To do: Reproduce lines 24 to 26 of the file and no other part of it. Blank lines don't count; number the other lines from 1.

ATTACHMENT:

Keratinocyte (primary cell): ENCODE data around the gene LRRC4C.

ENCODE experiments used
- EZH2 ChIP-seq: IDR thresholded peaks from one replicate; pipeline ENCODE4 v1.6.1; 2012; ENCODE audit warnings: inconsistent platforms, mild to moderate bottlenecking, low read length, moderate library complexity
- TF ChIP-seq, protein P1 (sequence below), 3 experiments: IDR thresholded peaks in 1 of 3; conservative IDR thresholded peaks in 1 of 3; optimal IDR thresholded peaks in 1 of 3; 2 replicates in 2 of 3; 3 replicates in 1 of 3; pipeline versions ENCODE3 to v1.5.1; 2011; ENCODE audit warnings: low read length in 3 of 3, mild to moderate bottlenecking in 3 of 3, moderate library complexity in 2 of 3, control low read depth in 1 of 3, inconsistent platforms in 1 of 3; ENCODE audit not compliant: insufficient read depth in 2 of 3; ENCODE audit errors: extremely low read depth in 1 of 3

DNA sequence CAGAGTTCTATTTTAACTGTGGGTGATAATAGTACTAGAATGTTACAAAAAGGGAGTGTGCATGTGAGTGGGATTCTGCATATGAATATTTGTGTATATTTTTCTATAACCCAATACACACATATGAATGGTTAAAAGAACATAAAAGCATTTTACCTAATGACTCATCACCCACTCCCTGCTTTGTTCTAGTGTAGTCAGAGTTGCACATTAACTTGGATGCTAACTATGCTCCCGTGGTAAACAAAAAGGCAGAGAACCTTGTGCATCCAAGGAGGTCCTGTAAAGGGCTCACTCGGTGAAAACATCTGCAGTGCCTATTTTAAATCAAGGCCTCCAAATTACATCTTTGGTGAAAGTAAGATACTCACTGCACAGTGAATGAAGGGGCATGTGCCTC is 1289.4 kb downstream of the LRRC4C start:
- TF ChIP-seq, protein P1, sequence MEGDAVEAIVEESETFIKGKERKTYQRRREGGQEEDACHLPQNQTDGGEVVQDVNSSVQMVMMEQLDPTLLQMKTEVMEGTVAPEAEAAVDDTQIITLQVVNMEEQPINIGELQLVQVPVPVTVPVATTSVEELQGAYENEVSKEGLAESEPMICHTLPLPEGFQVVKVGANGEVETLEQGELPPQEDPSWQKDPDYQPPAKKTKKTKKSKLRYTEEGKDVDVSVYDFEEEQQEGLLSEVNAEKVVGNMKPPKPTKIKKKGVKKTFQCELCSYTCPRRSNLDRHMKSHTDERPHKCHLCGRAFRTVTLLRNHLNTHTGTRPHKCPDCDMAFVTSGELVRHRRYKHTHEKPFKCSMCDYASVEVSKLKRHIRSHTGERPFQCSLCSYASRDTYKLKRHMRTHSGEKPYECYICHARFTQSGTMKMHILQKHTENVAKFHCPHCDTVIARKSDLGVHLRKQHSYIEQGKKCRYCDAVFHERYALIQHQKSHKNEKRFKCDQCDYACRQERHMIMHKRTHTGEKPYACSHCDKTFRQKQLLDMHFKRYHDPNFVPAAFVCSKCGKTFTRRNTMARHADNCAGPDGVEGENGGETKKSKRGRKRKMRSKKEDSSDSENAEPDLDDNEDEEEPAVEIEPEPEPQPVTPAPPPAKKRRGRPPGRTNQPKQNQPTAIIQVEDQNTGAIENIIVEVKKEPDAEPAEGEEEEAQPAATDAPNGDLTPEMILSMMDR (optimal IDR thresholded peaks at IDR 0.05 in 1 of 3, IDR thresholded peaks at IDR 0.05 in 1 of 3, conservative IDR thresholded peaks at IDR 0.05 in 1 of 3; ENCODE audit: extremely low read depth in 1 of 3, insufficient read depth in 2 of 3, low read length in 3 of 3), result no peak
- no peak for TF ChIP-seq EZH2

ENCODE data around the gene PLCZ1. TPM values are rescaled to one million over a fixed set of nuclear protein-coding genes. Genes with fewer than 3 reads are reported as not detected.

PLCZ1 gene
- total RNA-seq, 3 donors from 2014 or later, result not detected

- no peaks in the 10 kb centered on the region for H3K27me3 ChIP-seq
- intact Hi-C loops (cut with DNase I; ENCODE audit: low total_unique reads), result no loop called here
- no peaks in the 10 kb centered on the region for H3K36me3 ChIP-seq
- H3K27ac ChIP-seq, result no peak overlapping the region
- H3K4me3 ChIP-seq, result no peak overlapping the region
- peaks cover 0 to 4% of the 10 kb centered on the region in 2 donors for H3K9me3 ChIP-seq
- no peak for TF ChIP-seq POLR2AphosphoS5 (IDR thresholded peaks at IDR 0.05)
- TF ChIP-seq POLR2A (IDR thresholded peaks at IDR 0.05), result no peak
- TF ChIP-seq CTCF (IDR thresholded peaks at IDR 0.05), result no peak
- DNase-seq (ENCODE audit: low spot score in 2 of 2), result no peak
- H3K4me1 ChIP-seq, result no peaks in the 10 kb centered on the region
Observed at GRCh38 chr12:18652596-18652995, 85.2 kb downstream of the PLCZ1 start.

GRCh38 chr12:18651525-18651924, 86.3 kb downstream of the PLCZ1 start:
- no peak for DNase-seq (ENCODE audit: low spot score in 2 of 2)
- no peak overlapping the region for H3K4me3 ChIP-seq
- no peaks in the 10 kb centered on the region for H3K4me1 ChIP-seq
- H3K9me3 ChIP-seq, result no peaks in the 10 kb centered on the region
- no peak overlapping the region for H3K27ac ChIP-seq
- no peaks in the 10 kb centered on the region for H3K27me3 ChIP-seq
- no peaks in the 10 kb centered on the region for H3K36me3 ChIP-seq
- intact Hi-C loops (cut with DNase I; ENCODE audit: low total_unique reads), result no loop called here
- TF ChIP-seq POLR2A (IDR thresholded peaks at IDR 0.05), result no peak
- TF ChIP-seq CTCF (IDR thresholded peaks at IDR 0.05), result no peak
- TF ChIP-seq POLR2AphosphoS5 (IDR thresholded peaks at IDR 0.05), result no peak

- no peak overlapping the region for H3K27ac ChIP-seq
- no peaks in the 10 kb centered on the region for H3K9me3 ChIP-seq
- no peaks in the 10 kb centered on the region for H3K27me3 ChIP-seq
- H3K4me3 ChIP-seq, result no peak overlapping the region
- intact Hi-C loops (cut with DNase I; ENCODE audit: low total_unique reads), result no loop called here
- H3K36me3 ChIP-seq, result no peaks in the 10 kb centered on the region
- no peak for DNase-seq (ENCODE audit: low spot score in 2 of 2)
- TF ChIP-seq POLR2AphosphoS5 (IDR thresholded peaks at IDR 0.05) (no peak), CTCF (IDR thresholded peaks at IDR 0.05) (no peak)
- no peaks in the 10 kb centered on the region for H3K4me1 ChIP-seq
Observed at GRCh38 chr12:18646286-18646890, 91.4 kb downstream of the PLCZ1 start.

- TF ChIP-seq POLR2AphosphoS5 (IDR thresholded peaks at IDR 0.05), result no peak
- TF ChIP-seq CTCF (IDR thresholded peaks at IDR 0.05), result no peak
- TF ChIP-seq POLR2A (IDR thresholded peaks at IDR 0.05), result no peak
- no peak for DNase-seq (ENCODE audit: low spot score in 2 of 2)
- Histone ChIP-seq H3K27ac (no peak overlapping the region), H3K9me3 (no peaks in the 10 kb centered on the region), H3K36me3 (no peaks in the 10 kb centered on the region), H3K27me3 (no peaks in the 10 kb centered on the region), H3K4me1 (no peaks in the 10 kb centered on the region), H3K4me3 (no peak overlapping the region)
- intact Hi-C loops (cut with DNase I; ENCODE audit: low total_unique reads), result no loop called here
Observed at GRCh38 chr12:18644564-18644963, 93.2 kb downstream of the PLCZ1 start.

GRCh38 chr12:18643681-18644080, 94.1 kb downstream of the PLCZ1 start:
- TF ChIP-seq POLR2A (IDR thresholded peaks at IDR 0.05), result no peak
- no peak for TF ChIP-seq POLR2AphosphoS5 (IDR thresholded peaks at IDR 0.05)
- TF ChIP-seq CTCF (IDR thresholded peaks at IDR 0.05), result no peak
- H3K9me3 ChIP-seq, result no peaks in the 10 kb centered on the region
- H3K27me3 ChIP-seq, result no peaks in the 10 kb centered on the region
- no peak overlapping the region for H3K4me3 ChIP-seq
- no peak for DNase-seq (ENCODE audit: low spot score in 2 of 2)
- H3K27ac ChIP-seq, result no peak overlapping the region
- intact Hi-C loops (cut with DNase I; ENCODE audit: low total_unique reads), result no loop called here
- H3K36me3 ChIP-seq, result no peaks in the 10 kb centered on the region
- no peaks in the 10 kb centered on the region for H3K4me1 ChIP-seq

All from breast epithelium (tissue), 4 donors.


- no peak for DNase-seq (ENCODE audit: low spot score in 2 of 2)
- no peak overlapping the region for H3K4me3 ChIP-seq
- no peaks in the 10 kb centered on the region for H3K4me1 ChIP-seq